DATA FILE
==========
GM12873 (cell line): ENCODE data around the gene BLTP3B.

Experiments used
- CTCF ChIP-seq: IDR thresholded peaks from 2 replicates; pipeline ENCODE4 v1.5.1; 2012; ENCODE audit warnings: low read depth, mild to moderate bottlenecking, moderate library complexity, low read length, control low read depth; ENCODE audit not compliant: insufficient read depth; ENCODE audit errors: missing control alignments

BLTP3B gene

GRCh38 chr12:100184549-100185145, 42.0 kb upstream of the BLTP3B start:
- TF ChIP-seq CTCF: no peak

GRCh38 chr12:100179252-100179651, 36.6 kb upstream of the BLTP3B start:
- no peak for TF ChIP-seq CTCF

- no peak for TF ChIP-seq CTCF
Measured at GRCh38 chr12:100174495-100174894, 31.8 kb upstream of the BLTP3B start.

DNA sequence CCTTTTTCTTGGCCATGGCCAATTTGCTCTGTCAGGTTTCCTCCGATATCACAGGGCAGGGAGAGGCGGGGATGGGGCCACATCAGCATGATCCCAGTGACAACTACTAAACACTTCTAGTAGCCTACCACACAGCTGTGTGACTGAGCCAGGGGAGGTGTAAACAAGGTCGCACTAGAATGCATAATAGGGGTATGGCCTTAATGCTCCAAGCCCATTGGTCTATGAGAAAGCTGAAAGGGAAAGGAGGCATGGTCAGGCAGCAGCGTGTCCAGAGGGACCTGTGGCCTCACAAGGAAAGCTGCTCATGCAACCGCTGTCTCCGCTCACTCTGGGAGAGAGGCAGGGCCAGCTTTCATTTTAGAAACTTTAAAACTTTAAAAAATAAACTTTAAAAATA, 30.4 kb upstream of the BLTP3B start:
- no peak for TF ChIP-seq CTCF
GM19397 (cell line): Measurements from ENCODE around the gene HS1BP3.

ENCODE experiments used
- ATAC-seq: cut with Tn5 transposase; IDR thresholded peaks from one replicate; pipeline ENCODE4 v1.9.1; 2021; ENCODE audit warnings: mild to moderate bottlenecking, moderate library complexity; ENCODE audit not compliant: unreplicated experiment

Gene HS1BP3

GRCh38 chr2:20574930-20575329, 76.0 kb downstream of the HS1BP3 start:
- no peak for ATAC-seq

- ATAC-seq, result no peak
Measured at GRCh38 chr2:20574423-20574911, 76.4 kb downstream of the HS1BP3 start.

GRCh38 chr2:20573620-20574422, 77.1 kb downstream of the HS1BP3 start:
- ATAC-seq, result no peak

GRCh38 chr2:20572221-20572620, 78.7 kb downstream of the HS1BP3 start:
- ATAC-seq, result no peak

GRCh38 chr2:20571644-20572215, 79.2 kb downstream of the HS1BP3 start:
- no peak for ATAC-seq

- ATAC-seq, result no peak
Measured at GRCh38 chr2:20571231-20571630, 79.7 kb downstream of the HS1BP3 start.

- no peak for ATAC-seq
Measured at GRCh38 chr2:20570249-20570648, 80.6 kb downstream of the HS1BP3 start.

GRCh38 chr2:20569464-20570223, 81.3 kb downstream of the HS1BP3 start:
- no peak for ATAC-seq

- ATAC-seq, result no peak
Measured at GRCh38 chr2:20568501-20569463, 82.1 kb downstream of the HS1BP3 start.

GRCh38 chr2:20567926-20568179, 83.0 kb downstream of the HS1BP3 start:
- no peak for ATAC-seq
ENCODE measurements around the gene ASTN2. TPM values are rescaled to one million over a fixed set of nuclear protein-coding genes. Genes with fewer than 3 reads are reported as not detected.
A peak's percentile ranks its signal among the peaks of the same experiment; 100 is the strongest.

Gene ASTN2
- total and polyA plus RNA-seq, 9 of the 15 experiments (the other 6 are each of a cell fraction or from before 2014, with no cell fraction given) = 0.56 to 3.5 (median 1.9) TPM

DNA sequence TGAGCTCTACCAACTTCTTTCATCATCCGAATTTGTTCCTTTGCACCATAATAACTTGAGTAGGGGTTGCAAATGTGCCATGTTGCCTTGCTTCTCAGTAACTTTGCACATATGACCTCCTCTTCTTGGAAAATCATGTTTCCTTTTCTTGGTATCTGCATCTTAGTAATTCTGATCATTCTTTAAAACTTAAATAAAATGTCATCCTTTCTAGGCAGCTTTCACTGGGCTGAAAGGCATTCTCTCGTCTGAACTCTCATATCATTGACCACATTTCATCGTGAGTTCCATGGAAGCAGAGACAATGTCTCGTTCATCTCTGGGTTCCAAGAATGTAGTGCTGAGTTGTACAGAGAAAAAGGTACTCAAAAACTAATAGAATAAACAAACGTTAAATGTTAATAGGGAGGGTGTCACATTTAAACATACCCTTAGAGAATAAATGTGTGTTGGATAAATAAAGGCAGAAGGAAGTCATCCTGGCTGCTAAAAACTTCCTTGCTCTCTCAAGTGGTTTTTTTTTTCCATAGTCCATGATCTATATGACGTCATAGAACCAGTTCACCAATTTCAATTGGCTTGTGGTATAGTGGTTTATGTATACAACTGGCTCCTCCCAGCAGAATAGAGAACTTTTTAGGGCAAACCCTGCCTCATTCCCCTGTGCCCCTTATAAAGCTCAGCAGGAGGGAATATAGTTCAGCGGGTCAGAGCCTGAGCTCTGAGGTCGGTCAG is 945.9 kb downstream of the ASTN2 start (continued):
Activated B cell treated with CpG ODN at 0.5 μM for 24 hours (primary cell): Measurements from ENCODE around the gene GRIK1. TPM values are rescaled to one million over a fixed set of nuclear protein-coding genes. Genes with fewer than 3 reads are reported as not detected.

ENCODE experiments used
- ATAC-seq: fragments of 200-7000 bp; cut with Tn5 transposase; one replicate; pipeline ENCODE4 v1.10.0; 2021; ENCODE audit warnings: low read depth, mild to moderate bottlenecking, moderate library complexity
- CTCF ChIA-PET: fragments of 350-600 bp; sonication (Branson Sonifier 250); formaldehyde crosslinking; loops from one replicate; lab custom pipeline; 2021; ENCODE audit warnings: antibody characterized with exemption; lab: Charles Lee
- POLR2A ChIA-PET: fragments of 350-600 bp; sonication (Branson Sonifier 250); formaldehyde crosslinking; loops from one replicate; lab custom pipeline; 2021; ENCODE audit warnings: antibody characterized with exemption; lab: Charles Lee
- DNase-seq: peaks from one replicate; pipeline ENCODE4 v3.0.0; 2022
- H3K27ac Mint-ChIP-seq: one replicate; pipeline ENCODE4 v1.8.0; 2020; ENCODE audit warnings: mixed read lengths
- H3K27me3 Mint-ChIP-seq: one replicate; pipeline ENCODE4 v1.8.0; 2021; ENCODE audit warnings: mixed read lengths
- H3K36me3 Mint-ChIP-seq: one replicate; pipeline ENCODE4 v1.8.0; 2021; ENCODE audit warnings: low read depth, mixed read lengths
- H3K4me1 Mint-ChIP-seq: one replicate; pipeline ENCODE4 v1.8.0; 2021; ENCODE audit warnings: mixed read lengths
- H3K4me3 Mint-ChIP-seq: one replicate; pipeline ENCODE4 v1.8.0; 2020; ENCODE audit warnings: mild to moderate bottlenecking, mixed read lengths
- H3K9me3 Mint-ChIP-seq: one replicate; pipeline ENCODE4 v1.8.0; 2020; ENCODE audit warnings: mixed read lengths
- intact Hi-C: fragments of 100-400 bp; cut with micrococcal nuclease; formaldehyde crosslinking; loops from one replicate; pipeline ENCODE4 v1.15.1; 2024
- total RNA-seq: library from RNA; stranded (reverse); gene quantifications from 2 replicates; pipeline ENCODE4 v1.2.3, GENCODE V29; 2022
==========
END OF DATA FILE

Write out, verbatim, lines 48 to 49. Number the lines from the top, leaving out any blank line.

- H3K27ac Mint-ChIP-seq: one replicate; pipeline ENCODE4 v1.8.0; 2020; ENCODE audit warnings: mixed read lengths
- H3K27me3 Mint-ChIP-seq: one replicate; pipeline ENCODE4 v1.8.0; 2021; ENCODE audit warnings: mixed read lengths